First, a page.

Upon arrival, he meets a psychiatrist named Kathryn Railly, played by Madeleine Stowe. She has a strange tendency to give Cole the benefit of the doubt, based purely on some strange deja vu she feels towards him, though of course that flexibility only extends so far. The other relevant character is Jeffrey Goines (Brad Pitt), who claims to be in the asylum entirely by choice. Goines is a fascinating character, made even more intriguing by the incredible manic energy that Pitt brought to the role. Goines has a tendency to ramble at great length about majority rule and the oppressive nature of civilization, but he talks in such a way that it’s hard to gauge how insane he really is. Maybe he’s acting crazy to prove a point, or maybe he saw the evils of the world and went bibbledy over it. Pitt’s performance is such that it’s never exactly easy to tell.

Getting back to Cole, it’s worth remembering that he’s stuck in a mental institution, and the only person he can trust is a psychiatrist. As such, Cole has to constantly reassure himself that he’s not insane. Everyone thinks that he’s a delusional and violent madman who’s dreamed up an entire make-believe future world. Between the omnipresent pressure, the medical treatments forced on him, and the mental stress of going back and forth in time, Cole naturally starts to question what’s real.

Meanwhile, Railly starts out as a skeptic who firmly believes that Cole needs psychiatric care. But as she starts uncovering more and more information about him, she starts to believe that Cole might actually be from the future. This means that the two characters have opposing yet parallel development tracks. They simultaneously switch sides from believing to not, and it’s done in such a way that they’re talking around each other until neither one of them knows which end is up. It was genuinely compelling to watch, and incredibly smart in its execution.

The cast is generally amazing — Willis and Pitt both turn in jaw-dropping work — but I can understand why Madeleine Stowe’s career sort of tapered off after this movie. She was very good in this film, don’t get me wrong, but I didn’t really see anything that set her apart from other actresses. If you put her next to Rebecca Hall, for example, I doubt I’d be able to tell them apart. On the other hand, I understand that Stowe has a lead role in “Revenge” on ABC, so at least she’s still working. I also assume that she scaled back work to raise her son, who was born the year after Twelve Monkeys came out. Still, it bears mentioning that Stowe also made The Last of the Mohicans three years earlier, and no one can take that away from her.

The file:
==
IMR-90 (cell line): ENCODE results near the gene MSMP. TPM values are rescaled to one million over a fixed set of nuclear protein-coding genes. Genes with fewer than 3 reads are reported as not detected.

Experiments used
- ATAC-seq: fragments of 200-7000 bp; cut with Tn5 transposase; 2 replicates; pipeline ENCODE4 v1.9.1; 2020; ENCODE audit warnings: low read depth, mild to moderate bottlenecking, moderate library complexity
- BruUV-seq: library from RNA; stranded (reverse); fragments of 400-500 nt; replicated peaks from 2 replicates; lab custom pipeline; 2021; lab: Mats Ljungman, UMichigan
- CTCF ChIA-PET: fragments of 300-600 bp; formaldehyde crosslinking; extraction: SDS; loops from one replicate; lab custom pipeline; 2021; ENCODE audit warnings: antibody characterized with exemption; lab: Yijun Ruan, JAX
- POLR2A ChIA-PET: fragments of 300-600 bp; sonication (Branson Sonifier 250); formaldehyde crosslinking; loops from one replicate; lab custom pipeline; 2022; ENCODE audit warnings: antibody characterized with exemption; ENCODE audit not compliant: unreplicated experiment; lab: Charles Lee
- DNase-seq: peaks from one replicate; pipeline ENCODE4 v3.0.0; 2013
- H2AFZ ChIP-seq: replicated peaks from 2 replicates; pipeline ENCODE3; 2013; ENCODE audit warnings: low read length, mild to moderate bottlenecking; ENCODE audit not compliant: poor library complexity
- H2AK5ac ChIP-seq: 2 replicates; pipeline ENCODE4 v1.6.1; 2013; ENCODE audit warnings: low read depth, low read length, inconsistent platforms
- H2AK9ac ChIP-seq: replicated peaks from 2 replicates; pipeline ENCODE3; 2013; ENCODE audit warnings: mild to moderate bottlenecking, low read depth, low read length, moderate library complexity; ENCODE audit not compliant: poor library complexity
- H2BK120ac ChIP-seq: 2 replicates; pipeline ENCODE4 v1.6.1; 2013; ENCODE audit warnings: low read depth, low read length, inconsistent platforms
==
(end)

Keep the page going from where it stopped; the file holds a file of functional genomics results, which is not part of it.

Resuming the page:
…I just realized that I spent a whole paragraph on that one actress. Sorry, but this actress got above-the-title treatment next to Bruce Willis and Brad Pitt in 1995. Both actors are still huge now, and Stowe has faded away to near-obscurity in the years since. I don’t know about you, but that leads me to wonder just what the hell happened.

Getting back to the movie, I suppose I should mention the recurring dream storyline. Yes, Cole has recurring dreams of himself as a boy witnessing some mysterious event that gradually becomes more clear as the film goes on. The concept of a recurring fantasy worked in Brazil, because it presented something fantastic imagery and unique action while reinforcing the theme of imagination as an escape from the dreary real world. In this film, however, it’s nothing more than paper-thin foreshadowing that only serves to spoil the movie’s climax. I get what Gilliam was trying to do, but there had to have been a better way.

Aside from a weak flashback storyline, 12 Monkeys is an extraordinary film. The visuals are unique and compelling, the themes are explored with novelty and intelligence, the premise is simple yet developed in clever ways… really, this whole film is a sterling example of Terry Gilliam’s style and what makes him a master filmmaker. Similarly, the movie also serves as proof that Bruce Willis and Brad Pitt are both incredibly good actors. Even if you think there’s enough proof of that, this film will amaze you.

I have a great amount of respect for this film and I can’t wait to see how it holds up on repeat viewings. I highly recommend it, especially to science fiction fans and Terry Gilliam newcomers.

2 Comments

  1. Ping from CMrok93:

    Good review. The ending still has me scratching my head to this day, however, I will admit that it was smartly put together in a way I usually expect from Gilliam.

  2. Ping from Curiosity Inc.:

    Sadly, anyone familiar with Monty Python’s work will know that they never could figure out how to end their work. Holy Grail is a key example, and Flying Circus was specifically built so that none of the sketches had proper endings. Regarding Gilliam’s solo works, I only have to point to the head-scratching conclusions of Time Bandits and Brazil.

    Anyway, thanks for chiming in.

Leave a Reply